“We need more Shirley Chisholms today more than ever. With all that’s going on now with politics, I want to believe that Shirley Chisholm helped prepare us for this moment. It cannot revert back to the 1950s. She helped women come into leadership positions. There is more diversity, more leaders of color in power, and I think that’s going to help us through this whole McCarthy/Trump/white supremacist wave that is happening.”
But, Griffith added, “While this show is a lesson and education, it’s also entertaining and it’s inspiring.”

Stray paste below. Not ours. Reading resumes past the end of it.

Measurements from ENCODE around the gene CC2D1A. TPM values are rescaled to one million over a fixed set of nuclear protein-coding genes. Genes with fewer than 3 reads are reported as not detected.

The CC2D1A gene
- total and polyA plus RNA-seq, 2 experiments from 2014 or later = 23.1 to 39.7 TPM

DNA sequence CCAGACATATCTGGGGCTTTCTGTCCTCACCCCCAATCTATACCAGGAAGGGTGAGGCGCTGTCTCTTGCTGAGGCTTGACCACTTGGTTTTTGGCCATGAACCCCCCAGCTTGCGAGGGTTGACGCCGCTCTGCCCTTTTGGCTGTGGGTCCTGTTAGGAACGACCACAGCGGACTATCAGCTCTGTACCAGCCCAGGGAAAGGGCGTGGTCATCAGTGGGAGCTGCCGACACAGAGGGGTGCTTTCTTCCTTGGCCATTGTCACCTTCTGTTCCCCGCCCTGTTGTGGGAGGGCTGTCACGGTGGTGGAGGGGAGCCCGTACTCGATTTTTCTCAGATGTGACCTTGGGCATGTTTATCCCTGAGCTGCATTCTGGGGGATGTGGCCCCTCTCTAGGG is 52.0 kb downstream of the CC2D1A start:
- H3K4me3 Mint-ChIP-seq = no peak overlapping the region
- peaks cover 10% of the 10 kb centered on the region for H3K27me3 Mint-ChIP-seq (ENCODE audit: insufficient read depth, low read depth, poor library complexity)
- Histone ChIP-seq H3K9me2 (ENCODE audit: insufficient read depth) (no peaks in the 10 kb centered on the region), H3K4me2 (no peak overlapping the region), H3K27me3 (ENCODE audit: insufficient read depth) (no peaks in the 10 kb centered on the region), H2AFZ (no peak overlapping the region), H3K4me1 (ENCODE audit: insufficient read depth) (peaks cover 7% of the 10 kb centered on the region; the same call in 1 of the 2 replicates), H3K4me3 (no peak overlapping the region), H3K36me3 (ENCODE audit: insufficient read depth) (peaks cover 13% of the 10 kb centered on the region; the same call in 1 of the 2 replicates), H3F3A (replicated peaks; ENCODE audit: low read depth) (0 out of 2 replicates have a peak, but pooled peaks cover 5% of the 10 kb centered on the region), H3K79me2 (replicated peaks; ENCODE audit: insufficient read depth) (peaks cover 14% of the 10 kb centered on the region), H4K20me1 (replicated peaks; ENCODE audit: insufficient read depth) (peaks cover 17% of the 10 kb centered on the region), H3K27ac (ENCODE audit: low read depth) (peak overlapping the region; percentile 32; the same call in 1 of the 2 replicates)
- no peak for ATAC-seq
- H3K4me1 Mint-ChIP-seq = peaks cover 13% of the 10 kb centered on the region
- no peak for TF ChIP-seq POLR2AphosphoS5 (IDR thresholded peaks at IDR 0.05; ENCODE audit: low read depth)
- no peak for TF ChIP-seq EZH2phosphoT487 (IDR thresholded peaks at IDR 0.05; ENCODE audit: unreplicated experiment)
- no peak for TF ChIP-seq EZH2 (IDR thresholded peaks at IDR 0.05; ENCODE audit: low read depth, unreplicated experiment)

–Rick de Yampert for FlaglerLive
“Unbought & Unbowed” will be staged at 7:30 p.m. Saturday Jan. 21 and 3 p.m. Sunday Jan. 22 at the African American Cultural Society, 4422 U.S. Highway 1 North, Palm Coast. A VIP meet the artist event will be at 7 p.m. Friday Jan. 20. VIP event tickets are $75, which includes admission to one of the performances on Saturday or Sunday (there is no performance Friday). Show tickets are $30, students $15. All tickets are available by calling the venue at 386-447-7030, or online at aacspalmcoast.org.